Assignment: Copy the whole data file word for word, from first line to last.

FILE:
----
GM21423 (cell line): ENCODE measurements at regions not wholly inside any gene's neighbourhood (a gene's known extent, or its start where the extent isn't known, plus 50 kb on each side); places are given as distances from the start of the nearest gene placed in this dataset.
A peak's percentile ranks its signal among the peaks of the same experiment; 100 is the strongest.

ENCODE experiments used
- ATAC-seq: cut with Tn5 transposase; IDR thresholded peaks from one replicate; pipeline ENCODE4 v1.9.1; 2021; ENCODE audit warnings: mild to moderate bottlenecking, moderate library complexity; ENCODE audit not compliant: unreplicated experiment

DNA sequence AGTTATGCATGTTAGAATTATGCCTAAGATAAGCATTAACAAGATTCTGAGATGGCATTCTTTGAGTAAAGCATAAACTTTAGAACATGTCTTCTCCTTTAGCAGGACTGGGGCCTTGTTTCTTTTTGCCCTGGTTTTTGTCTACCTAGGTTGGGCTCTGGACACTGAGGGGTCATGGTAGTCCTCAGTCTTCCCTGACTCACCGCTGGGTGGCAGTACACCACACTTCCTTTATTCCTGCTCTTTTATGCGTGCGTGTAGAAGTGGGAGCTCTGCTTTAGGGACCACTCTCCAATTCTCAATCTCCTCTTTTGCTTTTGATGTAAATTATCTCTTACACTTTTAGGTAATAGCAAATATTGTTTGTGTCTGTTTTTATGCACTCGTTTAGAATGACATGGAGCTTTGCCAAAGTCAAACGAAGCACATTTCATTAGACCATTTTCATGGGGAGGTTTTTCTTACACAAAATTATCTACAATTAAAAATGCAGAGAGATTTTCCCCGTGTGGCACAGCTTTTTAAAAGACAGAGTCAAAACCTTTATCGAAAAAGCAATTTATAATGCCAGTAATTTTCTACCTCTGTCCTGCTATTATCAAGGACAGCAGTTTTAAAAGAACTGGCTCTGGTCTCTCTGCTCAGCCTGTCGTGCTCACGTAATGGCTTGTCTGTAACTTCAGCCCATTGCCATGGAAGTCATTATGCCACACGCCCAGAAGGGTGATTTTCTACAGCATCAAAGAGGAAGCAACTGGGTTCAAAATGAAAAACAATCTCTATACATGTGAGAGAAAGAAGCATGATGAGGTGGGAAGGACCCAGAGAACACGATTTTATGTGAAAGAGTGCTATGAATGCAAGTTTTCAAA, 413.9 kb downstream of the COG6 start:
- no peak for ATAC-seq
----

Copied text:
GM21423 (cell line): ENCODE measurements at regions not wholly inside any gene's neighbourhood (a gene's known extent, or its start where the extent isn't known, plus 50 kb on each side); places are given as distances from the start of the nearest gene placed in this dataset.
A peak's percentile ranks its signal among the peaks of the same experiment; 100 is the strongest.

ENCODE experiments used
- ATAC-seq: cut with Tn5 transposase; IDR thresholded peaks from one replicate; pipeline ENCODE4 v1.9.1; 2021; ENCODE audit warnings: mild to moderate bottlenecking, moderate library complexity; ENCODE audit not compliant: unreplicated experiment

DNA sequence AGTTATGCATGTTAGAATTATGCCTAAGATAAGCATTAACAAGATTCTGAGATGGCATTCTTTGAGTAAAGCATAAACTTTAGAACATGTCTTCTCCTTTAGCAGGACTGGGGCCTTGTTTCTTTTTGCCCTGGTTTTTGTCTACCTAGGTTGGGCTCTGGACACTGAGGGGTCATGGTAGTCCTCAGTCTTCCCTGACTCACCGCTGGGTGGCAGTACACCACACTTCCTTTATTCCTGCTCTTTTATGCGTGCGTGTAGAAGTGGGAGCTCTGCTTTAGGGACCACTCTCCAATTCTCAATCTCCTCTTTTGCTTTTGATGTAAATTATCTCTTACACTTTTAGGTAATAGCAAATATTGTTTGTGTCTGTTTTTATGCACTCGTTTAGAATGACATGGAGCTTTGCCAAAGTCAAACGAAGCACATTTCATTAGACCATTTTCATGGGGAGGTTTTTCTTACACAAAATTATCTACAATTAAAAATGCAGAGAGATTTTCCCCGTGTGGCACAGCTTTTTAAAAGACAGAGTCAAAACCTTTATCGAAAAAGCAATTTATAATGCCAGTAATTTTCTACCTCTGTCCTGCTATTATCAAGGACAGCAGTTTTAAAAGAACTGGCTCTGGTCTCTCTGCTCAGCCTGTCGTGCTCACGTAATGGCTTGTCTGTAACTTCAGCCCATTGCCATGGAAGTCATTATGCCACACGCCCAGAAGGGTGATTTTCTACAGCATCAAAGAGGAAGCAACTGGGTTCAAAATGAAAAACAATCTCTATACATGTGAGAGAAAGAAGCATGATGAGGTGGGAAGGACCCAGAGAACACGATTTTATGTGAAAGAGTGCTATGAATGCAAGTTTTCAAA, 413.9 kb downstream of the COG6 start:
- no peak for ATAC-seq